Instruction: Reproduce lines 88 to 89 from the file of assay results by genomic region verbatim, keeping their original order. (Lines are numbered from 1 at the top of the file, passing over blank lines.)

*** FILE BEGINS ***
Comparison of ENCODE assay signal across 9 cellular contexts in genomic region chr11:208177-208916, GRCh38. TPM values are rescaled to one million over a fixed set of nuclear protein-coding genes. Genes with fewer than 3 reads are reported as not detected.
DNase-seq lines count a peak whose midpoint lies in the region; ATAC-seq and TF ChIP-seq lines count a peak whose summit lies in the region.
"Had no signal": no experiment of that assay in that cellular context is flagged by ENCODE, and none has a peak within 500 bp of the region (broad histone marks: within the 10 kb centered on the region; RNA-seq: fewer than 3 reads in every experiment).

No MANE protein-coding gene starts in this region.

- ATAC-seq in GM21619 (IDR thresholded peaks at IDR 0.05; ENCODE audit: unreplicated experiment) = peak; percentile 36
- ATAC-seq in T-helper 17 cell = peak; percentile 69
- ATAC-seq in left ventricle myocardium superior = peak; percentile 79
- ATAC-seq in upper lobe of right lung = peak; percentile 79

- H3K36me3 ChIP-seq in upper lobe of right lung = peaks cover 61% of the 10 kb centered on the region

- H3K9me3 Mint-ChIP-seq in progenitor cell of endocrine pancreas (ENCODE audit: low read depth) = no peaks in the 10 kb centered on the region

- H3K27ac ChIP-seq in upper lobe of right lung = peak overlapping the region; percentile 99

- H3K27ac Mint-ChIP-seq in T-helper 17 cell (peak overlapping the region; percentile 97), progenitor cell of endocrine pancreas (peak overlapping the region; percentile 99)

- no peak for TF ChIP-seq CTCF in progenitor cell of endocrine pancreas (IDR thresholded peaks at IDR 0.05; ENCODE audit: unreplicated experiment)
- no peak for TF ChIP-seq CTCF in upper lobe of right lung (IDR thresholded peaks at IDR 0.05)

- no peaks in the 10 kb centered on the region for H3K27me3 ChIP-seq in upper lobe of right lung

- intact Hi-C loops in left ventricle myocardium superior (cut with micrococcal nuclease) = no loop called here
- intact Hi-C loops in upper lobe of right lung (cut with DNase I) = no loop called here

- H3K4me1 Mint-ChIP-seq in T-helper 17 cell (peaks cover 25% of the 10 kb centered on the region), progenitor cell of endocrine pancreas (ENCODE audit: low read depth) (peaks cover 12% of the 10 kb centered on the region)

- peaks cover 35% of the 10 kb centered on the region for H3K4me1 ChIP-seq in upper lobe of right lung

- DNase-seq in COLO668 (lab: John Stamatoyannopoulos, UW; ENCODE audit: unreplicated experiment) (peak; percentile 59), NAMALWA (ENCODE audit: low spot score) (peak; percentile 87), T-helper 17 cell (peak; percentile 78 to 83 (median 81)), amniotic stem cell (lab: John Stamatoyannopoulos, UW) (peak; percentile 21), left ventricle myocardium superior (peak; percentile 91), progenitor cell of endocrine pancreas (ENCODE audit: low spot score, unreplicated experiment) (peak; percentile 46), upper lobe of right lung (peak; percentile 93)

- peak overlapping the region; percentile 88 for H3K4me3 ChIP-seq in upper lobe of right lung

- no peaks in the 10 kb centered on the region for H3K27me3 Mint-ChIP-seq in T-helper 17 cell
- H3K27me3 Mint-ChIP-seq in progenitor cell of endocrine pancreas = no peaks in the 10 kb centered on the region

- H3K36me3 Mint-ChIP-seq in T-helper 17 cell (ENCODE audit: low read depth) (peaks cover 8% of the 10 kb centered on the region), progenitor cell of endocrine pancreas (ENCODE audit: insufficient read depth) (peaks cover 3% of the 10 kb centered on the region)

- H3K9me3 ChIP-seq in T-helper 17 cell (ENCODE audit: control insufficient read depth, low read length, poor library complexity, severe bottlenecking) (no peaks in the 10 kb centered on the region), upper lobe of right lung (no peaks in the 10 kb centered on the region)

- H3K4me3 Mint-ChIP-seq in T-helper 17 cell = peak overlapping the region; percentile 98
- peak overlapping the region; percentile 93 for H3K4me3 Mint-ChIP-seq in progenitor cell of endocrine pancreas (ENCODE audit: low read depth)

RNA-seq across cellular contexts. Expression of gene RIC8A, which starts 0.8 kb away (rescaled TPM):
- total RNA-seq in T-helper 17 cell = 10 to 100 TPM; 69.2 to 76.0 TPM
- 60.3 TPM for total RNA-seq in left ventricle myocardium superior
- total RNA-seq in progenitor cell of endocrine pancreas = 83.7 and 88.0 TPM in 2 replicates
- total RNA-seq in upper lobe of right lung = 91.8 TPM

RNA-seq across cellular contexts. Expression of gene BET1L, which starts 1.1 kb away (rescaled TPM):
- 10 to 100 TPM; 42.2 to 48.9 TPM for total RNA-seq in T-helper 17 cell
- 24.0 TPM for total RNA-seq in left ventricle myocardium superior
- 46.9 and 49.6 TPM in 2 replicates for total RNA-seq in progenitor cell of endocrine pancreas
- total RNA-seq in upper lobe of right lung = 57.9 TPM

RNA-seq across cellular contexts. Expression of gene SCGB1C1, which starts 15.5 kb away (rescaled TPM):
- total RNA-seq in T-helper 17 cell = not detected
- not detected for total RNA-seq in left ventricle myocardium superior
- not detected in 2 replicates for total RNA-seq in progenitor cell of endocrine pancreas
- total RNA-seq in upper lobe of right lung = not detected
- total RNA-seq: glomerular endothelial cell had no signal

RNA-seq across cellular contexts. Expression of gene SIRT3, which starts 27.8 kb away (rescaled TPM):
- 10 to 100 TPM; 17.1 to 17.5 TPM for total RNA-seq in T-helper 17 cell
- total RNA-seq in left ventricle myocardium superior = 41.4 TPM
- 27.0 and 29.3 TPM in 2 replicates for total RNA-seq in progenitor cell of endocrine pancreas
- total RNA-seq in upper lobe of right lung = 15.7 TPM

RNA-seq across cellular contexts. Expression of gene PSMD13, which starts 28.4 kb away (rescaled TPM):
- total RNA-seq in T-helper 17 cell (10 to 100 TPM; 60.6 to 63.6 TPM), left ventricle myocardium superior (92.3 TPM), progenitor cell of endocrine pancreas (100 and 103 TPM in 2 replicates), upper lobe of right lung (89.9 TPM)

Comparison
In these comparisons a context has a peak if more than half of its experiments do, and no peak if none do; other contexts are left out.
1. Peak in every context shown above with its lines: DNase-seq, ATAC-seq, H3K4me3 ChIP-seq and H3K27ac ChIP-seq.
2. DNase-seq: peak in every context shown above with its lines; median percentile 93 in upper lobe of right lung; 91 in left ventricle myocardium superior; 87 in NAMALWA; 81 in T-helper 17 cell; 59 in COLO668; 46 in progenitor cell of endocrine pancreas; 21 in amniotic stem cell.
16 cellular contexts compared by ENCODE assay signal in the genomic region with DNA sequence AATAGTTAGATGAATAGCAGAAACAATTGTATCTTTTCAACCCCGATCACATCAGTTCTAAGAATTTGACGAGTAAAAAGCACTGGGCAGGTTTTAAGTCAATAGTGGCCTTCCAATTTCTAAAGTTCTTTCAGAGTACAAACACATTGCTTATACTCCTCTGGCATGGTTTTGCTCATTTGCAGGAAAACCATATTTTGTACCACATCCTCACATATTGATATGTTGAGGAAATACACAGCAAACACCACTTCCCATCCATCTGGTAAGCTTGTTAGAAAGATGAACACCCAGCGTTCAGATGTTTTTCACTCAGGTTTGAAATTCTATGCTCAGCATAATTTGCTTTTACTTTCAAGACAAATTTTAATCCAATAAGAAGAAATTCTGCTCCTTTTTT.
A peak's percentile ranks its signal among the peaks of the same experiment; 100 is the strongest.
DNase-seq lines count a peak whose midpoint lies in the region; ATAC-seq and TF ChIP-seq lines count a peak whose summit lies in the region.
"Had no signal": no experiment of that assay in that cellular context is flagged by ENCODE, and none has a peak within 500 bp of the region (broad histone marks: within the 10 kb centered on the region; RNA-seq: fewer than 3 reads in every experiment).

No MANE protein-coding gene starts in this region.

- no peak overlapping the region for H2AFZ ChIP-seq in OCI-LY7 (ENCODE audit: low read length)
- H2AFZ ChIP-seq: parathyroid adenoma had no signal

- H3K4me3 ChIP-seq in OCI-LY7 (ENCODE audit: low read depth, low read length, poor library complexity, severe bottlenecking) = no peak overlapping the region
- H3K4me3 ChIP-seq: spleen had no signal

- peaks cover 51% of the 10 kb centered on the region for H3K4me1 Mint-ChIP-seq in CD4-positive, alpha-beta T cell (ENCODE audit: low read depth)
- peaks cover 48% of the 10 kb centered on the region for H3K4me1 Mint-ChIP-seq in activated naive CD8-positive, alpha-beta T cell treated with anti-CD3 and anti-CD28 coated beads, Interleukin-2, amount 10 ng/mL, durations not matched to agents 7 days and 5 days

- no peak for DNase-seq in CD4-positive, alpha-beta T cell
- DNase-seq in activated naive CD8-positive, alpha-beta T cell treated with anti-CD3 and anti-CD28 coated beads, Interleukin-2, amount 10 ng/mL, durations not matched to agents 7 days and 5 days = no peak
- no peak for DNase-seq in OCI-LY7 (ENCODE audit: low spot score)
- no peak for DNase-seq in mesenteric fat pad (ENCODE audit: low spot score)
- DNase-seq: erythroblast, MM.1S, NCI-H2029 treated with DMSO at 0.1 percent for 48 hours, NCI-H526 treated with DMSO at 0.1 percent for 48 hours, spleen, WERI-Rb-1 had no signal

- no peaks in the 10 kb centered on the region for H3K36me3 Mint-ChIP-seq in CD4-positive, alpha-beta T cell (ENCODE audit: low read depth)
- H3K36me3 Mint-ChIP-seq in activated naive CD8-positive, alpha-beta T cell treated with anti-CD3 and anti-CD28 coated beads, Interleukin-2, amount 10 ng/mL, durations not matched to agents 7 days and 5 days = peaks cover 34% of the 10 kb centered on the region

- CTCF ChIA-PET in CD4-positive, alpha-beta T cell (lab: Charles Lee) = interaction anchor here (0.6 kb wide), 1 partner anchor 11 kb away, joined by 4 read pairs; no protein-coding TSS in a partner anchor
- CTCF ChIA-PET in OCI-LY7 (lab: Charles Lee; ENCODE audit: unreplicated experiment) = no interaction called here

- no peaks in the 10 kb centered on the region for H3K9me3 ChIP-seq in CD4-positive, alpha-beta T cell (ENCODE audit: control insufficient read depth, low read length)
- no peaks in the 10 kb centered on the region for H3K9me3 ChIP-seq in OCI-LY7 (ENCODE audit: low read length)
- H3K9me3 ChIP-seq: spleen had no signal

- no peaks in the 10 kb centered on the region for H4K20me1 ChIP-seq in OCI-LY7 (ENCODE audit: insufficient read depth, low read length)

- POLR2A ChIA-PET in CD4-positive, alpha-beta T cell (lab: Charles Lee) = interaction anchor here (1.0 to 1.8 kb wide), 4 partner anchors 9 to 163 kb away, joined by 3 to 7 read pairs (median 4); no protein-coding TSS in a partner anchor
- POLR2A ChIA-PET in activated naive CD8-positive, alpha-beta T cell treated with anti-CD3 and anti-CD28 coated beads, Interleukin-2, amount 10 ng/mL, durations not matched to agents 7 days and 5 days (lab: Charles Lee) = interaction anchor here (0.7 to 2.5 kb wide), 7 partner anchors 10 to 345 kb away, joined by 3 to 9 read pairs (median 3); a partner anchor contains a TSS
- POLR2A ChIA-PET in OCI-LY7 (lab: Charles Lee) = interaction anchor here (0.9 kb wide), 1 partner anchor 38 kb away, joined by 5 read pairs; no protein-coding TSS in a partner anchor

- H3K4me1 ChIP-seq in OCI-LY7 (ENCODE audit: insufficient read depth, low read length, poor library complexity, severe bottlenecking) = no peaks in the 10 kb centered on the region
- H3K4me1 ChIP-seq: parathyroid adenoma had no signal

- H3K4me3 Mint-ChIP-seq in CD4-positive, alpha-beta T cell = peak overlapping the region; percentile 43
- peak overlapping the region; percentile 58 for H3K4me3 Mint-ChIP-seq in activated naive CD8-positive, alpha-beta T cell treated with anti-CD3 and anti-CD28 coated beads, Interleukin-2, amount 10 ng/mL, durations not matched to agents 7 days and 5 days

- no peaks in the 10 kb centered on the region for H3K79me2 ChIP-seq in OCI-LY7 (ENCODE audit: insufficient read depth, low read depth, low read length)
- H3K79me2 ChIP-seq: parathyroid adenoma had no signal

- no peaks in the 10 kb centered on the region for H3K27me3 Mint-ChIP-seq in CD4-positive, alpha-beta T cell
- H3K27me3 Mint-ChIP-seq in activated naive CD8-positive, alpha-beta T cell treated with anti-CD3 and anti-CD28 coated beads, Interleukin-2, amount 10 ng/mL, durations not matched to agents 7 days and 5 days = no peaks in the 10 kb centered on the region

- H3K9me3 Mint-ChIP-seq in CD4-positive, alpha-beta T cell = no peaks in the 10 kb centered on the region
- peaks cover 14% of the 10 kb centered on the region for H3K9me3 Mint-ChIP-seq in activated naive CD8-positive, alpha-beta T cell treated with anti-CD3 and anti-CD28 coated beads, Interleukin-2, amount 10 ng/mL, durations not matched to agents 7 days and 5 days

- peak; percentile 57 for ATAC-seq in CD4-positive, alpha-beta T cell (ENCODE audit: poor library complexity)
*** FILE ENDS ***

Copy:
- no peaks in the 10 kb centered on the region for H3K27me3 Mint-ChIP-seq in CD4-positive, alpha-beta T cell
- H3K27me3 Mint-ChIP-seq in activated naive CD8-positive, alpha-beta T cell treated with anti-CD3 and anti-CD28 coated beads, Interleukin-2, amount 10 ng/mL, durations not matched to agents 7 days and 5 days = no peaks in the 10 kb centered on the region